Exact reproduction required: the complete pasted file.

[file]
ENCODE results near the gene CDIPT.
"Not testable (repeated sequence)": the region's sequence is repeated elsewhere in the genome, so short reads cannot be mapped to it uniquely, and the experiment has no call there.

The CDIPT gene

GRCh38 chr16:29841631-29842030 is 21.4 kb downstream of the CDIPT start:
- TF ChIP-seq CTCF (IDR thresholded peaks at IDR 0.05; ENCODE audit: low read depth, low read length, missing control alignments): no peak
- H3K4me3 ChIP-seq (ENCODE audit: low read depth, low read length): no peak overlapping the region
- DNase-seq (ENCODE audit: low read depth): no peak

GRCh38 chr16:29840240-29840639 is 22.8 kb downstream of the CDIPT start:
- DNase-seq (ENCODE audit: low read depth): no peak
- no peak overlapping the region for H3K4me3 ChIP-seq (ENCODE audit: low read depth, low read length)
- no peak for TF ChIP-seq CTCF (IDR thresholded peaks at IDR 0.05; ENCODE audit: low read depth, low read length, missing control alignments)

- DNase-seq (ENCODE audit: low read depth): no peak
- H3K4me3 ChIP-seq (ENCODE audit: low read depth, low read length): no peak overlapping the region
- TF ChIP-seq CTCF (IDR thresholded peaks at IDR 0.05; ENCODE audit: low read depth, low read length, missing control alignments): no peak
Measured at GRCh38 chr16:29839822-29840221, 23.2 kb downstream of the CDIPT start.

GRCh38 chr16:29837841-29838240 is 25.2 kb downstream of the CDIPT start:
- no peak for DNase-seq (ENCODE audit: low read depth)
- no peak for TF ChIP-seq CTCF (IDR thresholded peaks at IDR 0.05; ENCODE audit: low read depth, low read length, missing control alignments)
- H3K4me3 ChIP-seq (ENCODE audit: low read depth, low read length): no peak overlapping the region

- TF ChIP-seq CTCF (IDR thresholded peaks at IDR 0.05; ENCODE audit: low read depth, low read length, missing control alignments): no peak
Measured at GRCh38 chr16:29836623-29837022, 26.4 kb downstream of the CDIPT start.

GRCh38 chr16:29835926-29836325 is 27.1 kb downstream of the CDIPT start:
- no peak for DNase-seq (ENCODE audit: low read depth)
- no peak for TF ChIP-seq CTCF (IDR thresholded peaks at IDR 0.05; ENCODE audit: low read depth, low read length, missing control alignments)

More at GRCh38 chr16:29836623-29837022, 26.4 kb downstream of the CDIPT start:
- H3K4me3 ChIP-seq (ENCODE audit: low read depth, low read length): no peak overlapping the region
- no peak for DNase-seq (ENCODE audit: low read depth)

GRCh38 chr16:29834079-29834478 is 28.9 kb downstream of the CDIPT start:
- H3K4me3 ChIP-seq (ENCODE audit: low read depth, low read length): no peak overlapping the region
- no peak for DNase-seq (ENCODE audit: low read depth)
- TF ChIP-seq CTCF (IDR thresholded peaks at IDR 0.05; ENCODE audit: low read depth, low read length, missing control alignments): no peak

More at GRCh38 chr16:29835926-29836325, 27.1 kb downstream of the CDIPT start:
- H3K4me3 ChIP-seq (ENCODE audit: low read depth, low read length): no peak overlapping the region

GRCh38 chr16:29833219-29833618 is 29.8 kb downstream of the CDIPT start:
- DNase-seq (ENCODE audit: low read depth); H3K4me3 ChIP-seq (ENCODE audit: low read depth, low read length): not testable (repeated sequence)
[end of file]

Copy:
ENCODE results near the gene CDIPT.
"Not testable (repeated sequence)": the region's sequence is repeated elsewhere in the genome, so short reads cannot be mapped to it uniquely, and the experiment has no call there.

The CDIPT gene

GRCh38 chr16:29841631-29842030 is 21.4 kb downstream of the CDIPT start:
- TF ChIP-seq CTCF (IDR thresholded peaks at IDR 0.05; ENCODE audit: low read depth, low read length, missing control alignments): no peak
- H3K4me3 ChIP-seq (ENCODE audit: low read depth, low read length): no peak overlapping the region
- DNase-seq (ENCODE audit: low read depth): no peak

GRCh38 chr16:29840240-29840639 is 22.8 kb downstream of the CDIPT start:
- DNase-seq (ENCODE audit: low read depth): no peak
- no peak overlapping the region for H3K4me3 ChIP-seq (ENCODE audit: low read depth, low read length)
- no peak for TF ChIP-seq CTCF (IDR thresholded peaks at IDR 0.05; ENCODE audit: low read depth, low read length, missing control alignments)

- DNase-seq (ENCODE audit: low read depth): no peak
- H3K4me3 ChIP-seq (ENCODE audit: low read depth, low read length): no peak overlapping the region
- TF ChIP-seq CTCF (IDR thresholded peaks at IDR 0.05; ENCODE audit: low read depth, low read length, missing control alignments): no peak
Measured at GRCh38 chr16:29839822-29840221, 23.2 kb downstream of the CDIPT start.

GRCh38 chr16:29837841-29838240 is 25.2 kb downstream of the CDIPT start:
- no peak for DNase-seq (ENCODE audit: low read depth)
- no peak for TF ChIP-seq CTCF (IDR thresholded peaks at IDR 0.05; ENCODE audit: low read depth, low read length, missing control alignments)
- H3K4me3 ChIP-seq (ENCODE audit: low read depth, low read length): no peak overlapping the region

- TF ChIP-seq CTCF (IDR thresholded peaks at IDR 0.05; ENCODE audit: low read depth, low read length, missing control alignments): no peak
Measured at GRCh38 chr16:29836623-29837022, 26.4 kb downstream of the CDIPT start.

GRCh38 chr16:29835926-29836325 is 27.1 kb downstream of the CDIPT start:
- no peak for DNase-seq (ENCODE audit: low read depth)
- no peak for TF ChIP-seq CTCF (IDR thresholded peaks at IDR 0.05; ENCODE audit: low read depth, low read length, missing control alignments)

More at GRCh38 chr16:29836623-29837022, 26.4 kb downstream of the CDIPT start:
- H3K4me3 ChIP-seq (ENCODE audit: low read depth, low read length): no peak overlapping the region
- no peak for DNase-seq (ENCODE audit: low read depth)

GRCh38 chr16:29834079-29834478 is 28.9 kb downstream of the CDIPT start:
- H3K4me3 ChIP-seq (ENCODE audit: low read depth, low read length): no peak overlapping the region
- no peak for DNase-seq (ENCODE audit: low read depth)
- TF ChIP-seq CTCF (IDR thresholded peaks at IDR 0.05; ENCODE audit: low read depth, low read length, missing control alignments): no peak

More at GRCh38 chr16:29835926-29836325, 27.1 kb downstream of the CDIPT start:
- H3K4me3 ChIP-seq (ENCODE audit: low read depth, low read length): no peak overlapping the region

GRCh38 chr16:29833219-29833618 is 29.8 kb downstream of the CDIPT start:
- DNase-seq (ENCODE audit: low read depth); H3K4me3 ChIP-seq (ENCODE audit: low read depth, low read length): not testable (repeated sequence)